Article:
The important question, then, is whether the oral and signed confessions obtained from defendant were free and voluntary. Defendant, claiming that they were not, has annexed and made part of his Bills Nos. 10 and 11 all of the evidence dealing with their admissibility. In view of the Fifth Amendment to the Constitution of the United States and the specific provisions of Section 11 of Article 1 of our own Constitution,[5] which are repeated in Articles 451 and 452 of the Code of Criminal Procedure, LSA-R.S. 15:451 and 452, the defendant was guaranteed that he would not be subjected to any treatment designed by its effect on his body or mind to compel a confession of the crime. And before any confession, oral or written, could be admitted in evidence, the State was required to affirmatively prove that it was freely and voluntarily given and not made under the influence of fear, duress, intimidation, menaces, threats, inducements or promises. Further than this, it has been held by this court that, before what purports to be a confession can be introduced in evidence, it must be shown by proof, which convinces beyond a reasonable doubt, that it was voluntary. State v. Henry, 196 La. 217, 198 So. 910; State v. Graffam, 202 La. 869, 13 So. 2d 249; State v. Ellis, 207 La. 812, 22 So. 2d 181; State v. Ross, 212 La. 405, 31 So. 2d 842; State v. Wilson, 214 La. 317, 37 So. 2d 804; State v. Robinson, 215 La. 974, 41 So. 2d 848 and State v. Honeycutt, 216 La. 610, 44 So. 2d 313.

In order to gain admission of the oral and signed confessions in evidence, the State produced the sheriff of Concordia Parish, who witnessed the signing of the written confession and to whom the oral confession was made, and Mrs. Alma Alexander, who transcribed the confession signed by defendant. Both of these witnesses avouched that the confessions were freely given and that the defendant was not subjected to duress or promised anything at the time they were made.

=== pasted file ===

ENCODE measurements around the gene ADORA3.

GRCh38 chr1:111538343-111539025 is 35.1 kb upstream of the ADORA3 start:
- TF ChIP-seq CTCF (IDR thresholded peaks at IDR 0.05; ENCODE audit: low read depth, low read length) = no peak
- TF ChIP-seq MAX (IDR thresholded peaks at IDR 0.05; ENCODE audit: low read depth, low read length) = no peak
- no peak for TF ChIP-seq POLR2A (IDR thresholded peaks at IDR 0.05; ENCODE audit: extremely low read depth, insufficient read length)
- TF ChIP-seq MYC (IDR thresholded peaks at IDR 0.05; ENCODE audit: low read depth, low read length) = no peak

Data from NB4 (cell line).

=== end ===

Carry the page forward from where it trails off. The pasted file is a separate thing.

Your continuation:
If this were all there were to it, our problem would be an easy one. However, the question of admissibility of the confessions encompasses not only absence of duress, threats, violence or promises at the time they were given but whether there was any prior pressure (physical or mental) or promises made which might have contributed to, or induced, their making.

The evidence in the case at bar reveals the following facts: Defendant, an illiterate Negro, was arrested on Saturday afternoon, October 27, 1951 and incarcerated in jail. At about 8:00 o'clock that evening Sheriff Love, accompanied by his Chief Deputy, Jimmy Harp, Deputies Albert Fairbanks and Fillmore Burley, the Jailer, and four other citizens, Burley House, Pete Davis, Eddie Davis and Ed Fairbanks, repaired to defendant's cell for the purpose of obtaining a confession from him. He was questioned by these men, who worked in relays, until 4:00 o'clock on Sunday morning, or for approximately 8 hours. During the vigil, defendant was admittedly struck in the face by Chief Deputy Jimmy Harp. Sheriff Love says that Harp slapped him but Jailer Burley (placed on the stand by defendant) declared that Harp struck him with his fist or arm, smashing a cigarette in his mouth and knocking him against the wall and that he (Burley) then left the room because "I didn't approve of that kind of stuff". It is also conceded that, on that occasion, the defendant was told by one of his questioners "I would like to kill you now" and that he was cursed. The following evening, Sunday October 28th, defendant was again subjected to several hours of examination by the same group of officers *215 and men. And, on the next day, Monday, his cell was visited by some of his previous questioners. On that day, he confessed the crime to Jailer Burley. Later, either on that day or the following day, Tuesday October 30th, he gave the oral confession to Sheriff Love, which was admitted in evidence. And, on Wednesday October 31st, he signed the written confession in the presence of Sheriff Love, Jailer Burley, the District Attorney and Mrs. Alma Alexander.